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Each tiny house in the Beloved Village community is 96 square feet with a small front porch. Photography by Marvin Anani

Can Tiny Houses Solve Homelessness?

One local nonprofit thinks so—and has the test case to prove it.

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Amanda Lyall met her husband when she moved to a new development in RiNo. They got married in the mountains and now share a home. On warm summer nights, they love to hang out with their neighbors.

Sounds like a typical Colorado story—but it’s not. That development, the Beloved Community Village, opened in July 2017 as a pilot-phase solution to Denver’s housing crisis. It was spearheaded by the housing advocacy group Colorado Village Collaborative and Radian Placematters, a nonprofit design firm that focuses on creating healthy, sustainable communities in underserved areas. “People have been marginalized by the urban camping ban and the affordable housing crisis, and there’s little dignity in being in a shelter system,” says Tim Reinen, executive director of Radian Placematters. “How do we provide a filler in that system for people who are being left behind?”

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Amanda Lyall is one of the community’s residents. Photography by Marvin Anani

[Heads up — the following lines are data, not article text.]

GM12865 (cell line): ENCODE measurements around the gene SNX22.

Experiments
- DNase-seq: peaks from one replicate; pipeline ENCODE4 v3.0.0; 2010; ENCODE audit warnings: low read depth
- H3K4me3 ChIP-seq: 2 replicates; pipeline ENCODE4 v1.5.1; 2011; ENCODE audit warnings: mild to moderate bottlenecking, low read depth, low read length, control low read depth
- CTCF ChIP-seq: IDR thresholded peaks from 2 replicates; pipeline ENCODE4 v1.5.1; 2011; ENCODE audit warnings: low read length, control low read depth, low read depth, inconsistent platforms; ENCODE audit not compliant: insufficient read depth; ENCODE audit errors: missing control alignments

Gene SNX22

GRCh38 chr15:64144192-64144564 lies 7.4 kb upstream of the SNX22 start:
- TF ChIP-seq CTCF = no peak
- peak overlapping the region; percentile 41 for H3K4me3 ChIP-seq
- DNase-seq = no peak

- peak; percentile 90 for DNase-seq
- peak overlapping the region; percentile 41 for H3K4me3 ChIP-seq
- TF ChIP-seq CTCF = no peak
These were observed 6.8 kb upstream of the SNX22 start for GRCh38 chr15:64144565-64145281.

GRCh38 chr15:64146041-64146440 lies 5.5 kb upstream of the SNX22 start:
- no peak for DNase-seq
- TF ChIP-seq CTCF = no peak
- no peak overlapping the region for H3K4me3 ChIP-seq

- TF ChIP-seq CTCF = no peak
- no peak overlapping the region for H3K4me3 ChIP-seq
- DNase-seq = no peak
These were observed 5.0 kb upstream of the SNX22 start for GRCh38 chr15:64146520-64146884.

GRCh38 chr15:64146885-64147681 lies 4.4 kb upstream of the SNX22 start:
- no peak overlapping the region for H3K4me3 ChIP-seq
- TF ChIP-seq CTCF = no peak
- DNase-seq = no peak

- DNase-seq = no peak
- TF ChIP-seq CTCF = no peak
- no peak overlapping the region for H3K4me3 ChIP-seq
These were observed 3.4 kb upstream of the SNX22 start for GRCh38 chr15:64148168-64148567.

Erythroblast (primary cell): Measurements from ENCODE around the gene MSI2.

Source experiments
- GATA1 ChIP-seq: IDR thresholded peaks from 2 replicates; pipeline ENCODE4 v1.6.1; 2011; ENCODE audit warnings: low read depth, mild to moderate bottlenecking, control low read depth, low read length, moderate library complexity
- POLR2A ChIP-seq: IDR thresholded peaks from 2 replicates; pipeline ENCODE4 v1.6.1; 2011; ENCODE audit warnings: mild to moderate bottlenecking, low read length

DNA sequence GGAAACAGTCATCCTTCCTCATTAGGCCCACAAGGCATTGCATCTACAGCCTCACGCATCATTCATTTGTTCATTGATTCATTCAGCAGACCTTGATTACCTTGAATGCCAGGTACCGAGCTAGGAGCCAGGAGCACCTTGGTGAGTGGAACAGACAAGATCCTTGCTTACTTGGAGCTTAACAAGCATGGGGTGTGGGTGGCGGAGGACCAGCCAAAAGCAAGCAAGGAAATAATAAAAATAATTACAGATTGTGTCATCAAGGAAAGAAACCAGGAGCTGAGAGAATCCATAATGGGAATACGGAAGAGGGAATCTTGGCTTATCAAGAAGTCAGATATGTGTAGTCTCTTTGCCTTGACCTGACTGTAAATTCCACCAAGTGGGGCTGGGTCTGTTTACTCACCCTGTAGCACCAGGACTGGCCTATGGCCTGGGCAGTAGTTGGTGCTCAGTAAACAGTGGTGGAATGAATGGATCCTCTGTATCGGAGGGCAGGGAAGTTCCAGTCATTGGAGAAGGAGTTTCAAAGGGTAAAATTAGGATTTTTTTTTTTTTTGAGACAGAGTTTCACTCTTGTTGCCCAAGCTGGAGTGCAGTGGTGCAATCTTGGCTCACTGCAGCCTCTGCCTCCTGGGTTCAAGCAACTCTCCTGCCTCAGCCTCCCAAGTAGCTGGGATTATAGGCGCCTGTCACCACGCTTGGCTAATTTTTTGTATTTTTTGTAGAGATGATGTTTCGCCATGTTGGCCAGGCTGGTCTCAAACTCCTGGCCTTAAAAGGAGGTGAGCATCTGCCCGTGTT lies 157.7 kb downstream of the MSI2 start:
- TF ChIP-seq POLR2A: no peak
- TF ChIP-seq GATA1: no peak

That’s where the “tiny home” design comes in: Fifteen people who were formerly homeless reside in the village’s 11 cabin-esque homes (each 8-by-12 feet) at 38th and Blake streets; the dwellings surround a communal yurt-style food-preparation space. Residents self-govern, meeting weekly in a village council to discuss day-to-day operations. “This is a mechanism to house people that’s easily deployable, replicable, and affordable,” Reinen says. “And, we wanted to be good neighbors to the surrounding community of RiNo, with its contemporary, clean lines and industrial, kind of gritty vibe, so these units had to reflect that aesthetic.”

The biggest hurdle: There’s no zoning for this type of project, which means it has a 180-day limit on the land—so the structures must be easy to relocate. The homes’ timber frames, porches, and standing-seam metal exterior walls and roofs—gabled, not flat, to lend more prominence—sit atop poured concrete foundations, all of which was dismantled over a week in January and transported to the current site mere yards away. “It was a logistical challenge to build a community that fills a need and disappears in six months,” Reinen says. Volunteers, including residents like Lyall, are working with the city to change the zoning. In the meantime, scaling up is a priority. “The goal is to have eight, 10, 20 villages dispersed throughout the city over the next few years,” Reinen says, “so we can start moving the needle on people who are on the street.”

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